When the pure and immaculate Christ Jesus came to John for baptism, the amazement of John was unfeigned, and he hesitated to comply with Jesus' request, declaring that he needed to have Jesus baptize him instead. According to the third chapter of Matthew, John had declared, previous to his baptism of Jesus, that one would follow him who was greater than he and would use a different type of baptism, a spiritual baptism, which would purge and purify human consciousness as fire consumes dross. Human consciousness thus purified would be better prepared to receive the Holy Ghost. On page 588 of the Christian Science textbook, "Science and Health with Key to the Scriptures," Mary Baker Eddy gives the following definition of the Holy Ghost: "Divine Science; the development of eternal Life, Truth, and Love."
Although Christ Jesus submitted to the rite of baptism at the hands of John, because he considered it wise to conform to what was deemed an act of righteousness, we have no record that he ever baptized with water a single individual. Throughout his ministry he lovingly labored for, patiently taught, and practically demonstrated the truth of being in order that all mankind in all time to come, as well as his immediate followers, might experience a purification from all evil.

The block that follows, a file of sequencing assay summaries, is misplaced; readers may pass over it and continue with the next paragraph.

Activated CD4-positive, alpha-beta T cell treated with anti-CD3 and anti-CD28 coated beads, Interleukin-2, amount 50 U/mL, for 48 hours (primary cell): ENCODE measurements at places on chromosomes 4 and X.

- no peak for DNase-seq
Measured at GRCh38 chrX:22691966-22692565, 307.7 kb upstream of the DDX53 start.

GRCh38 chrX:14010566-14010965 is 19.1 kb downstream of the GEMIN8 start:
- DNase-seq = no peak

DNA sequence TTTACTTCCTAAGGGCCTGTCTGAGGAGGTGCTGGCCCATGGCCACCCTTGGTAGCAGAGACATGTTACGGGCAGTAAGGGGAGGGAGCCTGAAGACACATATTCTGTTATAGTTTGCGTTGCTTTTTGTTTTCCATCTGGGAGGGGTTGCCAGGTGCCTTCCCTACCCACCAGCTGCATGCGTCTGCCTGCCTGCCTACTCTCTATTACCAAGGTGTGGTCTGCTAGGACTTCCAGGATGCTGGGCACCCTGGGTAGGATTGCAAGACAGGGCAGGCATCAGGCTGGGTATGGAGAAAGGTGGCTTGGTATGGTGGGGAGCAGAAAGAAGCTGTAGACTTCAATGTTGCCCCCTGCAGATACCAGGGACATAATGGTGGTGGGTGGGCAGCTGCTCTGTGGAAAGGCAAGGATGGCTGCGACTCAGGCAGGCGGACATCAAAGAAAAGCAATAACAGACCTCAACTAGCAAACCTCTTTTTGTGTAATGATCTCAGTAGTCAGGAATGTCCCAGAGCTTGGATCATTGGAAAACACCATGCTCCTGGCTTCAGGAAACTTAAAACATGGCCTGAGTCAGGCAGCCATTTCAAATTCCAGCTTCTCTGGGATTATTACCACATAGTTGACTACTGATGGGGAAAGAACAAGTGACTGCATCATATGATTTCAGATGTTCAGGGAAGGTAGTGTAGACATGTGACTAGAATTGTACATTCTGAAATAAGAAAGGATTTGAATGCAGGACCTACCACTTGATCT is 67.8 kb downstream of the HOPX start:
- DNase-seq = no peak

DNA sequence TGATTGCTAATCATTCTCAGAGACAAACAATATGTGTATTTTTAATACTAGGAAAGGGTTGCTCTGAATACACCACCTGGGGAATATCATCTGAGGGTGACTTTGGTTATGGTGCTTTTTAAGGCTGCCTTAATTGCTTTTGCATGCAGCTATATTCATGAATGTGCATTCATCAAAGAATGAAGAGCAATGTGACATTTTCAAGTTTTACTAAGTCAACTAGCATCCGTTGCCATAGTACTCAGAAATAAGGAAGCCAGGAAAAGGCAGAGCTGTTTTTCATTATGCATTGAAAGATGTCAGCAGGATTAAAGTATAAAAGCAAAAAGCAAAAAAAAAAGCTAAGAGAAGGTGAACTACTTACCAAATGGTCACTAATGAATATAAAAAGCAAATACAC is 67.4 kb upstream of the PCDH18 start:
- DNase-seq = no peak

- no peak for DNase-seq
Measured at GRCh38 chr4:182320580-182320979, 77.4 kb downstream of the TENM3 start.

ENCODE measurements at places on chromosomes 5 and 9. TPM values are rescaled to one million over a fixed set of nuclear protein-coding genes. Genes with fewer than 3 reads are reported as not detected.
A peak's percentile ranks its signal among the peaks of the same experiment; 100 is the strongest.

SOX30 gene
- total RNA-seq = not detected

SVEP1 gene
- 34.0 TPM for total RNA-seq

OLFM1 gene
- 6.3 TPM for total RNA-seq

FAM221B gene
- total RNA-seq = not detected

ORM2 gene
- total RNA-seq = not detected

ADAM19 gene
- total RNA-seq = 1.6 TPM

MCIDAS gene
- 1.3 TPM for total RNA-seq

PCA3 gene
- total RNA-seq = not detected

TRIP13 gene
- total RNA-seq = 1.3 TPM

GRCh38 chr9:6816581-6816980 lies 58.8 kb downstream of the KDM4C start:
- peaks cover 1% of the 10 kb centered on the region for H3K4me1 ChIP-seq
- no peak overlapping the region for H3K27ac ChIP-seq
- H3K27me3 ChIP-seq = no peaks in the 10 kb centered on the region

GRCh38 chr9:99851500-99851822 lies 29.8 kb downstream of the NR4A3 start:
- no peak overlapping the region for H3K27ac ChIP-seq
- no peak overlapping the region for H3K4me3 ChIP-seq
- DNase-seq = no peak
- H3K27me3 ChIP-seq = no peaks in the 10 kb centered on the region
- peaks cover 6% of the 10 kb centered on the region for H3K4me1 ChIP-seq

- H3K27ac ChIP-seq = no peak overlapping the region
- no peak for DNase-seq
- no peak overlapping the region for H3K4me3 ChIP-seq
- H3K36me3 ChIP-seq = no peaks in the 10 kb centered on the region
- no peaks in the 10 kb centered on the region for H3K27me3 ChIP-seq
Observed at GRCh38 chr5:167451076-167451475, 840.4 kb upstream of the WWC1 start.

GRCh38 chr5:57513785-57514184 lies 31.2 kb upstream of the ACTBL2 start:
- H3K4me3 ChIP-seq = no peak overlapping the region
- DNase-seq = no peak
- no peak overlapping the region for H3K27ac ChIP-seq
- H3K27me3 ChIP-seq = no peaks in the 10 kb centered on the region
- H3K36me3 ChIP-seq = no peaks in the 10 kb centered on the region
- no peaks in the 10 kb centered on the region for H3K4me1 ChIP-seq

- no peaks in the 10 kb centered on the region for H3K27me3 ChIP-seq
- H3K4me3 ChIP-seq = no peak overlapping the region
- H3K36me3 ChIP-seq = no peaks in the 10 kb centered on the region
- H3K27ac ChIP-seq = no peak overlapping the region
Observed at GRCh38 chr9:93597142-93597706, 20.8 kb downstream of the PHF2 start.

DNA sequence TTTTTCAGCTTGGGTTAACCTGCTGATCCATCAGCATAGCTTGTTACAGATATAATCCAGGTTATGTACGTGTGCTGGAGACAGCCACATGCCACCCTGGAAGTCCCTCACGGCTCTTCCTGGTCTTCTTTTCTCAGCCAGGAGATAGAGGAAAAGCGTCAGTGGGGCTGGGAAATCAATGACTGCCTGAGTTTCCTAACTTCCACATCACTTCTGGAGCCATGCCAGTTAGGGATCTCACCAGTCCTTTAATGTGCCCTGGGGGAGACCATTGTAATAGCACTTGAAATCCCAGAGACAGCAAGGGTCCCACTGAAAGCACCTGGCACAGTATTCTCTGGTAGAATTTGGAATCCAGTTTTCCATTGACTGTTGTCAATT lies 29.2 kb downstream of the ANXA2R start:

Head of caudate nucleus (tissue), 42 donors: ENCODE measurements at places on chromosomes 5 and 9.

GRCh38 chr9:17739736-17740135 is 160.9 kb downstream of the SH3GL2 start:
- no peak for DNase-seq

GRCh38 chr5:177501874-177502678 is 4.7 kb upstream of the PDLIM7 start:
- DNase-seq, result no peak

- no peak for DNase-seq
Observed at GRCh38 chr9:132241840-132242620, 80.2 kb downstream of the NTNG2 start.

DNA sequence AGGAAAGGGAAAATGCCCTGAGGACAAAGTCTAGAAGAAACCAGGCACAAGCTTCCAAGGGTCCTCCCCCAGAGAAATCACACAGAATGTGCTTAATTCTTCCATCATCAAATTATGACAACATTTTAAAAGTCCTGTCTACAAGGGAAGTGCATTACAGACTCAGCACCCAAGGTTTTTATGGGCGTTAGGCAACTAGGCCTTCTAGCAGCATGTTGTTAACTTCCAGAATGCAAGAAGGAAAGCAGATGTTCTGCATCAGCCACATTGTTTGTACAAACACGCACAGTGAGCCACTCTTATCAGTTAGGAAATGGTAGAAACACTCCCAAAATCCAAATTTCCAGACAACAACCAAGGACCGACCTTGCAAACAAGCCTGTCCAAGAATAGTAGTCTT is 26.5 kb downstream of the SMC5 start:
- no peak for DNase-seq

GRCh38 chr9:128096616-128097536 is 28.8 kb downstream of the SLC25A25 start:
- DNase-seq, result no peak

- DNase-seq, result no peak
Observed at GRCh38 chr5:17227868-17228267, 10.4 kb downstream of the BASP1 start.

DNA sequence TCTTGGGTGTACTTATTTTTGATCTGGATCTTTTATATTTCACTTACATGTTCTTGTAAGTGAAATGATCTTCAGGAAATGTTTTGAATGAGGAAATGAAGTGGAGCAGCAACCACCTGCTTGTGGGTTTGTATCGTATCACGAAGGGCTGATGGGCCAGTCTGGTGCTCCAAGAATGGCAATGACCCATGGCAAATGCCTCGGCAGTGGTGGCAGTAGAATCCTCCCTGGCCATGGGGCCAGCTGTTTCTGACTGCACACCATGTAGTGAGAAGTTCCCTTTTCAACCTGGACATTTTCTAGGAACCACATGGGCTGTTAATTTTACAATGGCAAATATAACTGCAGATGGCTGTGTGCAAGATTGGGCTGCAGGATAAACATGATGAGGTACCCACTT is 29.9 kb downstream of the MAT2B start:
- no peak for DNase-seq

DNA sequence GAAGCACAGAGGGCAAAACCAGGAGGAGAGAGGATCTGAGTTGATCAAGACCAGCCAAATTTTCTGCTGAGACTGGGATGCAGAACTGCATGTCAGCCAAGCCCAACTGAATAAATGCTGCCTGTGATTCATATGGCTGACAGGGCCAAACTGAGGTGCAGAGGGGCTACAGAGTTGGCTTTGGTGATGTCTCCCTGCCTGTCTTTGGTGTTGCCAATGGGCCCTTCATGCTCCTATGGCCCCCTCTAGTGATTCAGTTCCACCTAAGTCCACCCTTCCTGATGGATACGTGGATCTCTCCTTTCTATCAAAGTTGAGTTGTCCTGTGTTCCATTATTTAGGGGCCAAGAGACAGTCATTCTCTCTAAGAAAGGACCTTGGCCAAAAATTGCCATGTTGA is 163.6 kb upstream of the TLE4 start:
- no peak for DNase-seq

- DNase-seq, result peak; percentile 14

Baptism is an essential part of the teaching of Christian Science. It is, however, radically different from the general theological concept of baptism, which accepts the sprinkling of water on the body or the immersion of the body as a sign of inward purification on the part of the individual and of God's forgiveness of sin. In Christian Science, baptism is the actual purification of human consciousness and the gaining of the understanding that God's forgiveness of sin means the destruction of sin in all its phases. Mrs. Eddy defines baptism in its true meaning and brings out the practical sense of it in Science and Health where she writes on page 35, "Our baptism is a purification from all error."